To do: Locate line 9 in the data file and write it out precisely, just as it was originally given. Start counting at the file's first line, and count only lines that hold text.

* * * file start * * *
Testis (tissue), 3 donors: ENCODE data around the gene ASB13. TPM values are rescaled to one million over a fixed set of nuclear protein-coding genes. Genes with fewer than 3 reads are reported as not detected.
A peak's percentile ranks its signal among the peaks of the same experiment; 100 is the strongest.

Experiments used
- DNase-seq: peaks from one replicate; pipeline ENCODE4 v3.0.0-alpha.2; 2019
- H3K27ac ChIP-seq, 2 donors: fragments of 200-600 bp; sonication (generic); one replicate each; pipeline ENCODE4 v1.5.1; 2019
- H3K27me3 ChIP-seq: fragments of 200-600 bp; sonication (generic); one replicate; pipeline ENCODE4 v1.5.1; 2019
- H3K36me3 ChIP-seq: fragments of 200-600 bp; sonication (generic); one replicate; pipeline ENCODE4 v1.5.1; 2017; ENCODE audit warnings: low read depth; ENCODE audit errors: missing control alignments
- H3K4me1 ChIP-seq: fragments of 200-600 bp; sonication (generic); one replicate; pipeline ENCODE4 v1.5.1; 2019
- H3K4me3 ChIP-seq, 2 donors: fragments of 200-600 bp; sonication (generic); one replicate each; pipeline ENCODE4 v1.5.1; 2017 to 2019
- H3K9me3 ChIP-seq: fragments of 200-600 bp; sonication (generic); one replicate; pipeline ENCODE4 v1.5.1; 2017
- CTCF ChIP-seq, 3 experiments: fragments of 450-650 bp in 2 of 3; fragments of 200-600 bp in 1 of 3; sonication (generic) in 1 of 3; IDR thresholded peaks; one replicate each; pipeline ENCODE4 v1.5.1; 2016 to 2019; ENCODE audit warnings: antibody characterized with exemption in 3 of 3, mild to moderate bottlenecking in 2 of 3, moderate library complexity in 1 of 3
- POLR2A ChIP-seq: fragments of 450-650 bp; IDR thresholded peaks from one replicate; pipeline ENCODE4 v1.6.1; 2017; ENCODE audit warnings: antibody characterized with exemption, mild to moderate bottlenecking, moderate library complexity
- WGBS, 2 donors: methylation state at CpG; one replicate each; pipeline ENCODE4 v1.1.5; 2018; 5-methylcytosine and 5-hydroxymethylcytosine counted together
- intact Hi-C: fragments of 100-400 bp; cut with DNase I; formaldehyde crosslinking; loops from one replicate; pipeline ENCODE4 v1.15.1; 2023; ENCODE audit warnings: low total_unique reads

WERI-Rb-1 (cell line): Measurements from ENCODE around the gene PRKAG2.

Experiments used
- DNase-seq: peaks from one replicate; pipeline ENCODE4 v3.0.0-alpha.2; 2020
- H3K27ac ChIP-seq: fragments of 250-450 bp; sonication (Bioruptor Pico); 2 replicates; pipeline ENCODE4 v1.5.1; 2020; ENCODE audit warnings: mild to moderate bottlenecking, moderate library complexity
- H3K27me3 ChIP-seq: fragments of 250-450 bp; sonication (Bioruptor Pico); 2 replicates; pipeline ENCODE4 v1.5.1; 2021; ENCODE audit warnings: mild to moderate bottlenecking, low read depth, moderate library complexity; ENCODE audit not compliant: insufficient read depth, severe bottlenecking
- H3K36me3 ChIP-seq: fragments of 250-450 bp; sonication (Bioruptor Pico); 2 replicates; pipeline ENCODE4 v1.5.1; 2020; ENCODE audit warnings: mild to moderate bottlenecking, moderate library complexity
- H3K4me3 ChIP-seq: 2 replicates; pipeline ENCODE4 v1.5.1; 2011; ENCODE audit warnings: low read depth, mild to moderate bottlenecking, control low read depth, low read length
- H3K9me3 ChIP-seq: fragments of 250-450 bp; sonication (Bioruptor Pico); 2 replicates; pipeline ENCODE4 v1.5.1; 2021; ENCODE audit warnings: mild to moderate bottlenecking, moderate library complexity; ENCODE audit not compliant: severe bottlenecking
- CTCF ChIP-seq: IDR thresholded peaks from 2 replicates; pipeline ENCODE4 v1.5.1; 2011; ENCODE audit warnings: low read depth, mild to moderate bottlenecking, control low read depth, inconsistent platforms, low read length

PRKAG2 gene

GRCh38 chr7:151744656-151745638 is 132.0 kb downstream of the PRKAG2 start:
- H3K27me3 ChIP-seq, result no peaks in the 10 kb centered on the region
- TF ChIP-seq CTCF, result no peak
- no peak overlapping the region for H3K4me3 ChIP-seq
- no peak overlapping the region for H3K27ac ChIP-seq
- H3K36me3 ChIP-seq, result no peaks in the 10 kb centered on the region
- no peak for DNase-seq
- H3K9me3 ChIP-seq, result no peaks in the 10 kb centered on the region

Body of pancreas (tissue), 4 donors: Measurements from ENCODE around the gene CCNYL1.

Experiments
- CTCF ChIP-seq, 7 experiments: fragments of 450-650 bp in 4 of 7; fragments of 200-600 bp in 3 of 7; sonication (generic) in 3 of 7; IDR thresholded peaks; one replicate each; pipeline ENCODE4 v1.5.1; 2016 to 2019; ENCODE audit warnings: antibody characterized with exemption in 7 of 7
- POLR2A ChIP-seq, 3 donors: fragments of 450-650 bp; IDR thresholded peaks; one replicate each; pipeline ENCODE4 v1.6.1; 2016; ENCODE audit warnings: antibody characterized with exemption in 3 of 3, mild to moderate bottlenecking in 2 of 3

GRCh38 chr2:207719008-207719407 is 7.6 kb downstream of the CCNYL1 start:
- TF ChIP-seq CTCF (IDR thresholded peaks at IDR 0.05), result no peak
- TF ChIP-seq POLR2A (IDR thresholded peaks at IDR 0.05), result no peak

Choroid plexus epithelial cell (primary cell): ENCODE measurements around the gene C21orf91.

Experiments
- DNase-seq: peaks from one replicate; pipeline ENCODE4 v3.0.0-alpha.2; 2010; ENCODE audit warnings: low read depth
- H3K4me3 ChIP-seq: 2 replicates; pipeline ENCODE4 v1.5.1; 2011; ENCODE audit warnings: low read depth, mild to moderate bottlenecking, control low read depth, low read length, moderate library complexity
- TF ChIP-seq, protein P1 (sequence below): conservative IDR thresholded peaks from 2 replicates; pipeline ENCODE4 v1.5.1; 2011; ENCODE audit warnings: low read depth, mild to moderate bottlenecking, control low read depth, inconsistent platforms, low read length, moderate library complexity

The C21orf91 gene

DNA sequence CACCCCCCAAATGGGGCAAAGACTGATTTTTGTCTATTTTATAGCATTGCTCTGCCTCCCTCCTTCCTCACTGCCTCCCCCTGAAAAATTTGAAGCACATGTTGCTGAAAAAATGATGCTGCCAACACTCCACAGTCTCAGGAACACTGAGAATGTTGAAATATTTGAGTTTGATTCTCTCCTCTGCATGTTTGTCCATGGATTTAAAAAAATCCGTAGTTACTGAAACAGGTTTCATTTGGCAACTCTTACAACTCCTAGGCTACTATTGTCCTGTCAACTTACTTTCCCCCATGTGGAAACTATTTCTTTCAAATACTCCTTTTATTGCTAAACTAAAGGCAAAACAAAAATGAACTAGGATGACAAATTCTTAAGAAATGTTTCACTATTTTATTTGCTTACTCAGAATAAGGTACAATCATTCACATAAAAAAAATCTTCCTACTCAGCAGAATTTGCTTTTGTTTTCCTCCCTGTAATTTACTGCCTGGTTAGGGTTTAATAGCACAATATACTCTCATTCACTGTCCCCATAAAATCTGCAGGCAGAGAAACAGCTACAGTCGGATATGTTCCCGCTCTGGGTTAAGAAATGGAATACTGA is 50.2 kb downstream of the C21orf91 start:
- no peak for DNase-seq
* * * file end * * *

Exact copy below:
- H3K4me3 ChIP-seq, 2 donors: fragments of 200-600 bp; sonication (generic); one replicate each; pipeline ENCODE4 v1.5.1; 2017 to 2019